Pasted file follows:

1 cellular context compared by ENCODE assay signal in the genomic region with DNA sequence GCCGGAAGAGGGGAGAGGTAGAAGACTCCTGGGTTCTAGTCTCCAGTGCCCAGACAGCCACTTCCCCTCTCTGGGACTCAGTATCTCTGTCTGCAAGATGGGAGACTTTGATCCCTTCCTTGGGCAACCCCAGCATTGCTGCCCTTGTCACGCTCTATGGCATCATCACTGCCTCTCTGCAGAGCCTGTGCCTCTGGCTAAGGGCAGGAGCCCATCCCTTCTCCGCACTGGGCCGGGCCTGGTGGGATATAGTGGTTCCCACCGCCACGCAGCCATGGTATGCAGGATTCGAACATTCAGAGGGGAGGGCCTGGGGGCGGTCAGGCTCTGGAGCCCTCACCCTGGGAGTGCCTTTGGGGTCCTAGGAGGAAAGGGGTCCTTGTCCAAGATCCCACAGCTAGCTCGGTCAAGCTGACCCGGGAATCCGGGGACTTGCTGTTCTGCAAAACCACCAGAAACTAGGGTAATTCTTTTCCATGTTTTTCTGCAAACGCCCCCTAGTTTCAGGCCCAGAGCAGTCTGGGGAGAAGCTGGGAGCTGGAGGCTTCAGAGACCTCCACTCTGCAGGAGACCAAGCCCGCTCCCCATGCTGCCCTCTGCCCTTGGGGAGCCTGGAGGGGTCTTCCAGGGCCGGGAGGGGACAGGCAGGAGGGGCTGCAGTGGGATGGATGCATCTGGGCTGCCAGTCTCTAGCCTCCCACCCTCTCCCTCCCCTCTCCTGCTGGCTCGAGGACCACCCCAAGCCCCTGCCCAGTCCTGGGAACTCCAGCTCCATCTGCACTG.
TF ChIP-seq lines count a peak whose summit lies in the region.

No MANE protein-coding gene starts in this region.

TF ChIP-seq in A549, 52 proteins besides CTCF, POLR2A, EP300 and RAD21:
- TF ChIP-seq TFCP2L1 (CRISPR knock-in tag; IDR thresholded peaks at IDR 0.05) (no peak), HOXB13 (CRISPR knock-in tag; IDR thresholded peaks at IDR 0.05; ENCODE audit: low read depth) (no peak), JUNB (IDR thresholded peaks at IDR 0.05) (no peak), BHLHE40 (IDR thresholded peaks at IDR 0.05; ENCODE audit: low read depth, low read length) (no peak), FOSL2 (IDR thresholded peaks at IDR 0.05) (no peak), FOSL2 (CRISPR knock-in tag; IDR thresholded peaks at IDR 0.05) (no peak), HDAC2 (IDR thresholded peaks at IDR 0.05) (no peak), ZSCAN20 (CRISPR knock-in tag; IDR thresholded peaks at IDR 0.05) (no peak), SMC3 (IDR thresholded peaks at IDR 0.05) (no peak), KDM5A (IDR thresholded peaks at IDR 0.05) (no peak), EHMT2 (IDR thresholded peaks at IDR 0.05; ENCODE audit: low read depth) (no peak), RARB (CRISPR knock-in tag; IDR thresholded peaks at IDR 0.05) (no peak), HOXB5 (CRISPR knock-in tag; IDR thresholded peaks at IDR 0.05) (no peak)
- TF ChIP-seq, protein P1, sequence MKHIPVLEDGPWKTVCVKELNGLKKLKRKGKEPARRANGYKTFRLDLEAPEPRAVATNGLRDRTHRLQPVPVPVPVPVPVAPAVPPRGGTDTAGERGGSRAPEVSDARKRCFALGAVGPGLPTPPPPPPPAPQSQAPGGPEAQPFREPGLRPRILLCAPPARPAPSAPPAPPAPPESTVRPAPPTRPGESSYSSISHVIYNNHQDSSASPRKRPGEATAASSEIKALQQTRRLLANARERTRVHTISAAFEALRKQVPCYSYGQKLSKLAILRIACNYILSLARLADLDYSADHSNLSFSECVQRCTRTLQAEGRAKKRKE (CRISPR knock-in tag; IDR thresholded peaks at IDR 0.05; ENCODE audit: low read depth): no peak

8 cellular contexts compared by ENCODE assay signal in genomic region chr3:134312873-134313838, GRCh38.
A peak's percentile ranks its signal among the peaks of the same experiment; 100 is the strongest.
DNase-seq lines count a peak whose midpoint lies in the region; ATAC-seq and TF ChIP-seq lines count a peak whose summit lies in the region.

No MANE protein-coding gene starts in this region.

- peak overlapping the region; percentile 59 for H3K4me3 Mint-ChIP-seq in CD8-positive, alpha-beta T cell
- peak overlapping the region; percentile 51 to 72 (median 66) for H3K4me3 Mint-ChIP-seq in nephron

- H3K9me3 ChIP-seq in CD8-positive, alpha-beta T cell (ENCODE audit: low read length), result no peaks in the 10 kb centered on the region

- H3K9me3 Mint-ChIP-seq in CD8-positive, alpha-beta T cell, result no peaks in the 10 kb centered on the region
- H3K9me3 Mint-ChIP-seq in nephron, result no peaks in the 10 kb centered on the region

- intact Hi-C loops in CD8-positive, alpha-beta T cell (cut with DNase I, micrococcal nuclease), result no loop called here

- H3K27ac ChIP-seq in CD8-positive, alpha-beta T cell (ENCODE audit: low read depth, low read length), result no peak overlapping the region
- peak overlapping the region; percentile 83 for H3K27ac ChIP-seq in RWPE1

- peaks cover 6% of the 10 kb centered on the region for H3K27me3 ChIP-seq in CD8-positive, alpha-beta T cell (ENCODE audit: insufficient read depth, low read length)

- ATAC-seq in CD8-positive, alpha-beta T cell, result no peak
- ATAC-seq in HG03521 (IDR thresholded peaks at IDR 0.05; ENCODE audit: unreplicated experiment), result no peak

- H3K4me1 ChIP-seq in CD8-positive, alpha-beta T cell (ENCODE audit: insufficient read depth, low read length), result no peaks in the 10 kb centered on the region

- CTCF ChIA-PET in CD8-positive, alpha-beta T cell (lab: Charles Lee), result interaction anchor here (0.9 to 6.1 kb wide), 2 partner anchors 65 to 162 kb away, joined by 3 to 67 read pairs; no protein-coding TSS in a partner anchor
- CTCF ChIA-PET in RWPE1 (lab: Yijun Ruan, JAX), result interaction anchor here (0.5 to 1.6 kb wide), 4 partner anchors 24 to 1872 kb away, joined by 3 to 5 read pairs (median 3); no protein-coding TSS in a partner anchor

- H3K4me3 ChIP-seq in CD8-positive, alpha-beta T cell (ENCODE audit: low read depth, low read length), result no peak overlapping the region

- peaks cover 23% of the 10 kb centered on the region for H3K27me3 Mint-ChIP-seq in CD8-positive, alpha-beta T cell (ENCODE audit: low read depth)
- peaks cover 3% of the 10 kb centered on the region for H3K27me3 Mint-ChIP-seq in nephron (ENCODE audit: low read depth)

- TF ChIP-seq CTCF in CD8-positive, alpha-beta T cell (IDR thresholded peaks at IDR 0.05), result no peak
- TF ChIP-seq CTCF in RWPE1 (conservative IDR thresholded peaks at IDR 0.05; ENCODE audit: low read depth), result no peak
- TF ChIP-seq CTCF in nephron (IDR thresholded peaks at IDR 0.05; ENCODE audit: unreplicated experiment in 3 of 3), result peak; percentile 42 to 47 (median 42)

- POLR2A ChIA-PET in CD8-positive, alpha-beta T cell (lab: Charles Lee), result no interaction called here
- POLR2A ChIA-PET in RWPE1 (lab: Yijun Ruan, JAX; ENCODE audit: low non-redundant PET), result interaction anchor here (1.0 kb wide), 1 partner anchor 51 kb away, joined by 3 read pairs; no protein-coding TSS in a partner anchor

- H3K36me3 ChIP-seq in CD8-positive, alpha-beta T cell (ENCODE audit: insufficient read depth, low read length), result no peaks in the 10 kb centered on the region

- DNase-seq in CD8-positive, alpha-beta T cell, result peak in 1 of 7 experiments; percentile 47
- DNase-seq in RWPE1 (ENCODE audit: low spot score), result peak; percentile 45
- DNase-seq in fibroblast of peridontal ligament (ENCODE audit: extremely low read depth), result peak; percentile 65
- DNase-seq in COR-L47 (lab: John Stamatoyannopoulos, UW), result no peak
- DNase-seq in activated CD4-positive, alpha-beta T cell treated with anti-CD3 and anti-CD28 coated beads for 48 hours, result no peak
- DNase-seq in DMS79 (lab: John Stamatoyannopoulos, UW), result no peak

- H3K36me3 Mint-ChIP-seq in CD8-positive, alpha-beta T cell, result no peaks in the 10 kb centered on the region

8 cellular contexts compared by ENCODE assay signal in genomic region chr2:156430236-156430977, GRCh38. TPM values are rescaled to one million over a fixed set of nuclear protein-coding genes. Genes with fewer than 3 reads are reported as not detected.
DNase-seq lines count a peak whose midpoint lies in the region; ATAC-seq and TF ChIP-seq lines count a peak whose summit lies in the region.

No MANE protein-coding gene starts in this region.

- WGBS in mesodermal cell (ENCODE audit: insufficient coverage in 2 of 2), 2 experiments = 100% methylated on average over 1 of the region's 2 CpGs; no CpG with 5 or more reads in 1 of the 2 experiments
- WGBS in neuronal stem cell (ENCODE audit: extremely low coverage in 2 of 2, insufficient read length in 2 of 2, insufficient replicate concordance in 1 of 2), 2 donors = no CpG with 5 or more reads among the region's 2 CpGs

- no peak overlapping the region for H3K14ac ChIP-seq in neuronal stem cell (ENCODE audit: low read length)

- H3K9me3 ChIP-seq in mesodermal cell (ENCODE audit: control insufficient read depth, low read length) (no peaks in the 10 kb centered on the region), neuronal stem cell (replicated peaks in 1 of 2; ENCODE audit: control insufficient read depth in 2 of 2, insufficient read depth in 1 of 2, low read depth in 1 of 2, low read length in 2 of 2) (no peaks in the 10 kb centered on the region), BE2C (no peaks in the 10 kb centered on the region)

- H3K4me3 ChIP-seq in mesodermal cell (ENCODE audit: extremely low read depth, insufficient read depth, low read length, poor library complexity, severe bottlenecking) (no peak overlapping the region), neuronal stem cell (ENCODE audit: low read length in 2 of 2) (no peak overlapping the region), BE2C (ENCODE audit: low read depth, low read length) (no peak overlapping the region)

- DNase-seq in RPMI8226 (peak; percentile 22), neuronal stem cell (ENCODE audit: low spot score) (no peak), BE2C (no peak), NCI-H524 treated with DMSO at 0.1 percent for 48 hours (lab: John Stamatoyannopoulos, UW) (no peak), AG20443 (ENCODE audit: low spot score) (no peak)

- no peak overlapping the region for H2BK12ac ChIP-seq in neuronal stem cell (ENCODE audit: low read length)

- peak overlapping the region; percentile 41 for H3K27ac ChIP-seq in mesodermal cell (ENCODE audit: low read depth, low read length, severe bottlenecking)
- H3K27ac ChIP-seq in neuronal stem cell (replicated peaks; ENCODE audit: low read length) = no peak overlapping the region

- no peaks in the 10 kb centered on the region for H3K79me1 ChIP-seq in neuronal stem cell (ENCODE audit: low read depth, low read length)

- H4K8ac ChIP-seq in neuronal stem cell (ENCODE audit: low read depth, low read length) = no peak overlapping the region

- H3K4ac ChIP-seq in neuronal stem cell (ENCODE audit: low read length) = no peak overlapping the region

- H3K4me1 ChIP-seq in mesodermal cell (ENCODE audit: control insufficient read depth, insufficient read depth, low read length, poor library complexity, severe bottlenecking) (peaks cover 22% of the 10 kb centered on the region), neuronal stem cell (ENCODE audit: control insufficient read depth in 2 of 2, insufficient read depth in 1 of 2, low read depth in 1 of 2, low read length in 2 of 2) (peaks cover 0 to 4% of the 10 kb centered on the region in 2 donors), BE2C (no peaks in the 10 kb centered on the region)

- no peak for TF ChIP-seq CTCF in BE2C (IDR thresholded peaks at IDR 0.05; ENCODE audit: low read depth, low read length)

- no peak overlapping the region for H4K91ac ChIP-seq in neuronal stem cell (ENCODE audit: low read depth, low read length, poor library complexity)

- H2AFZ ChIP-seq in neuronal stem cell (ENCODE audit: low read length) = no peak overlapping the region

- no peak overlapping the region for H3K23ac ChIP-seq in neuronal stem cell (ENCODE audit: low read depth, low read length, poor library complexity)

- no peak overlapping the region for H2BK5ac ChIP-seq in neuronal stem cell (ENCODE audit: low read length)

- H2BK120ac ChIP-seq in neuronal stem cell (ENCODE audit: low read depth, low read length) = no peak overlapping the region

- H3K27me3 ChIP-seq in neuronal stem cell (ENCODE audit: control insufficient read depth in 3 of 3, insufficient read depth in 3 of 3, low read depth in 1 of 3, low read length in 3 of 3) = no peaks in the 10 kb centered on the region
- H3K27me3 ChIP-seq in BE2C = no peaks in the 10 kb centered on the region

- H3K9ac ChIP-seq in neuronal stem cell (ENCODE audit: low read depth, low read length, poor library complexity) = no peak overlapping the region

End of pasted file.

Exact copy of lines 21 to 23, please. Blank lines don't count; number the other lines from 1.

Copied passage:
- ATAC-seq in HG03521 (IDR thresholded peaks at IDR 0.05; ENCODE audit: unreplicated experiment), result no peak

- H3K4me1 ChIP-seq in CD8-positive, alpha-beta T cell (ENCODE audit: insufficient read depth, low read length), result no peaks in the 10 kb centered on the region

- CTCF ChIA-PET in CD8-positive, alpha-beta T cell (lab: Charles Lee), result interaction anchor here (0.9 to 6.1 kb wide), 2 partner anchors 65 to 162 kb away, joined by 3 to 67 read pairs; no protein-coding TSS in a partner anchor